I'm having a bit of trouble wrapping my head around something. I have a data set which contains two columns that essentially attempt to measure the same thing, one on a 1-50 continuous scale and another on a ordinal (5 levels) scale. Let's say they measure the risk of a comet impact (just an example). However the way the two columns are obtained is vastly different, the 1-50 scale is generated by an array of simulations, whereas the ordinal scale is based on expert opinion.

Now I want to know how much these two measurements "agree" with each other. So what I did was:

For the the continuous scale (call it $u$) I did a Kernel Density Estimation for each of the levels of the export opinion (call it $w \in W$). This estimates Probability Density Functions for each of the classes in $w$ given $u$. By Bayes rule I then computed the posterior probability $P(x|x \sim w_i)$ with $x$ being some sample (row) and $w_i$ some class of the expert opinion.

Now this sounded reasonable, to me. Except for choosing the priors (uniform, percentage in the original data, empirical?) and the density estimation (type of kernel, or is spline fitting better...)

But here it got iffy. Remember that I want to know agreement, and perhaps more importantly the samples on which the simulation and the expert disagree.

So for each of the samples I calculated all the posterior probabilities and then picked the maximum one. This allows me to calculate a Cohens Kappa for agreement and pick the rows that differ for further inspection (who was right?).

But this all seems a bit, well, wrong. What am I missing here?

  • $\begingroup$ This sounds like a very complicated approach. Why not start with a simple Pearson correlation? (Since the second column has only five possible values it'll be far from perfect, but it's easily interpretable). A second option is probit regression of the ordinal data on the continuous data. Am I missing something with these two options? $\endgroup$ Feb 27 '14 at 21:03
  • $\begingroup$ @DavidRobinson the data cannot be assumed normally distributed. And the there must be a mapping between all of them, so I can't do binary (with probit, if I understood correctly) $\endgroup$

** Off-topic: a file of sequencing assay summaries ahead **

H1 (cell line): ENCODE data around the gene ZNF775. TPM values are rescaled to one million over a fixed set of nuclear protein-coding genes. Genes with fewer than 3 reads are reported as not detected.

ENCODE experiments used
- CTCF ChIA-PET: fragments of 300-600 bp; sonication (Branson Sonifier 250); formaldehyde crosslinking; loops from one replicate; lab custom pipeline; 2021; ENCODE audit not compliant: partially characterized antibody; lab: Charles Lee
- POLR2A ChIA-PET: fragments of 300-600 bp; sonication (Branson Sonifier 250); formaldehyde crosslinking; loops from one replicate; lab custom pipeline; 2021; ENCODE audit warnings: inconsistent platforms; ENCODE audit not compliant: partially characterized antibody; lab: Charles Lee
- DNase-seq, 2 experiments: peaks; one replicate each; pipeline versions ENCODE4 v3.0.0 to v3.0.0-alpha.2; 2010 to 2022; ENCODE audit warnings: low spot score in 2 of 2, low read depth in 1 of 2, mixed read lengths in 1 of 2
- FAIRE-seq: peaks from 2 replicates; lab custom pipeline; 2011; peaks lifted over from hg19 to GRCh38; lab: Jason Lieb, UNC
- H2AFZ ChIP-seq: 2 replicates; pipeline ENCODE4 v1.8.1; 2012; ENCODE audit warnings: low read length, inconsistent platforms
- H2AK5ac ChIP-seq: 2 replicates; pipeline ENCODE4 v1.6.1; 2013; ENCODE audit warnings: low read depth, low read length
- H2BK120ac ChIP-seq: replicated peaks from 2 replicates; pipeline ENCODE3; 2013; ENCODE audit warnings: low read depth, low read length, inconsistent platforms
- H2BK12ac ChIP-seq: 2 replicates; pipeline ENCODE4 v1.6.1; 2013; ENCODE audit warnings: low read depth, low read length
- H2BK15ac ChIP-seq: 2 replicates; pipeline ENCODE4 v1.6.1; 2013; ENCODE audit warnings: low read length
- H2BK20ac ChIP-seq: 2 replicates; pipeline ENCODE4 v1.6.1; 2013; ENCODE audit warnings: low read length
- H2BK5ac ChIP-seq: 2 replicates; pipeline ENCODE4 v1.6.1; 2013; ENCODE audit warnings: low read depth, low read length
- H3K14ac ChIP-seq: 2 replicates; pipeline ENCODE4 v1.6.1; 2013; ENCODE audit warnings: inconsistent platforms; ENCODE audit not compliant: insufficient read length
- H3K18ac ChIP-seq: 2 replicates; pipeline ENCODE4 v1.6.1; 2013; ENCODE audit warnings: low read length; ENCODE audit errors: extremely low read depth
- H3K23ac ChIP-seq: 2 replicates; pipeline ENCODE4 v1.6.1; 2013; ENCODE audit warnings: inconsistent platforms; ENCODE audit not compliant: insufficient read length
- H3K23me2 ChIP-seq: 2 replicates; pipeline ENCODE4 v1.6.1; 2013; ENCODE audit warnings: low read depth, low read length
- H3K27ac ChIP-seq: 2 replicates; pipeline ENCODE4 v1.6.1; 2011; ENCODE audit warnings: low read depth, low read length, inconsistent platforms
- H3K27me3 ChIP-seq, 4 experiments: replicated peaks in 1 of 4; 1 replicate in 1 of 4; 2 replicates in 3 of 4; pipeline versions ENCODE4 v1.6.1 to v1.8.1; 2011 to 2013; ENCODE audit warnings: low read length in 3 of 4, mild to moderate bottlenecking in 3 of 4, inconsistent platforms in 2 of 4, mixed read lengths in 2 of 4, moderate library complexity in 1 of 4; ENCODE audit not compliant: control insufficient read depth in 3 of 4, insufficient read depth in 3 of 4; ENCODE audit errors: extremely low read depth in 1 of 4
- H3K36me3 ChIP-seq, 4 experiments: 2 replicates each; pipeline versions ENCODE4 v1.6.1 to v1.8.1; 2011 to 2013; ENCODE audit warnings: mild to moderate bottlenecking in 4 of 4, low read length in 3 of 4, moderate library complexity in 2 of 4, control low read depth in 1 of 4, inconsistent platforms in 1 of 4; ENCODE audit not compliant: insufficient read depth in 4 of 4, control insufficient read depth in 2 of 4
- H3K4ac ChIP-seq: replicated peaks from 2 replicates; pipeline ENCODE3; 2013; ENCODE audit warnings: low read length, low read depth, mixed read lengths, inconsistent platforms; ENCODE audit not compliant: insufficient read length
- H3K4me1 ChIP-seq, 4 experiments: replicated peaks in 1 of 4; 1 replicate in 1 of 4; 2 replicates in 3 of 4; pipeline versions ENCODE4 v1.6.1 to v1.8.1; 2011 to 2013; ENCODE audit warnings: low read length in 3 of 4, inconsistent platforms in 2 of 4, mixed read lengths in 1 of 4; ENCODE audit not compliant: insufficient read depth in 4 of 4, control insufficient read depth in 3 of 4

– JoelKuiper
    Feb 27 '14 at 21:10
  • 1
    $\begingroup$ Why do you think normally distributed data to use a Pearson correlation? $\endgroup$
    – Glen_b
    Feb 27 '14 at 22:17
  • $\begingroup$ Probit would work fine, I'm not sure I understand what you mean by mapping. And you can use spearman if you're concerned about normality of the continuous data. $\endgroup$ Feb 27 '14 at 22:32

Kendal tau rank correlation coefficient should be appropriate here, as well as Spearman's correlation

  • $\begingroup$ Do you have an example on how to do this? At first glance it doesn't seem to be appropriate for comparing ordinal and continuous data. $\endgroup$
    – JoelKuiper
    Feb 27 '14 at 22:13
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    $\begingroup$ Joel, Kendall's tau requires only that you be able to order each variable, so it applies here. I have some concerns that it might not be a very powerful procedure (especially because of all the ties it will have to cope with)--but that means if you apply it and it shows a clear and significant difference, then that difference would likely be even more significant with a better test. $\endgroup$
    – whuber
    Feb 27 '14 at 22:17
  • $\begingroup$ rank correlation will look at the ordering of $u$ and $w$. in that regard $u$ will be treated as $w$, i.e. like ordinal data. $\endgroup$
    – Aksakal
    Feb 27 '14 at 22:17

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